The impacts of coral mining
The coral mining industry was promoted by the Queensland Government and was organised using a system of coral licences, but evidence of additional, unlicensed coral mining was also found. Information about coral mining was obtained from many records of the QDHM and the QEPA. In particular, material was found in the files relating to the preservation of coral from exploitation, the issue of coral licences and the Fish and Oyster Acts, 1914-1935. However, the records held at the QSA begin and end abruptly, with discontinuities between series; archivists at the QSA suggested that other files may have been lost when the Departmental offices in Brisbane were inundated during the Australia Day floods of 27 January 1974. The sequence of coral licences suggests that more areas may have been mined for coral than those specified in the surviving records. Documentary evidence also suggests that unlicensed coral mining occurred in some places, such as Kings Reef, before the system of coral licences was introduced.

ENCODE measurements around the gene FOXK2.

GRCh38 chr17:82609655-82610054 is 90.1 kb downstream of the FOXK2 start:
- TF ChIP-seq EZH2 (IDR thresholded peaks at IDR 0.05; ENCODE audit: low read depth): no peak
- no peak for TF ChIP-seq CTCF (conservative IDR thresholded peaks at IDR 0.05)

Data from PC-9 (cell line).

Furthermore, oral history informants revealed that coral mining occurred at Snapper Island – a location for which no evidence of a coral licence was found. Therefore, coral mining may have occurred more extensively than this account indicates. Oral sources also provided additional details of the process of coral mining, the infrastructure used in the industry and the impacts that remain in the landscape.1 Although it is difficult to reconstruct the ecological impact of an activity that has long ceased in the Great Barrier Reef, particularly in the context of multiple impacts and environmental changes, it is nonetheless likely that some coral reef areas were substantially transformed by coral mining and they now exist in a highly degraded condition. Other coral reef areas experienced less intensive, yet nevertheless significant, modifications.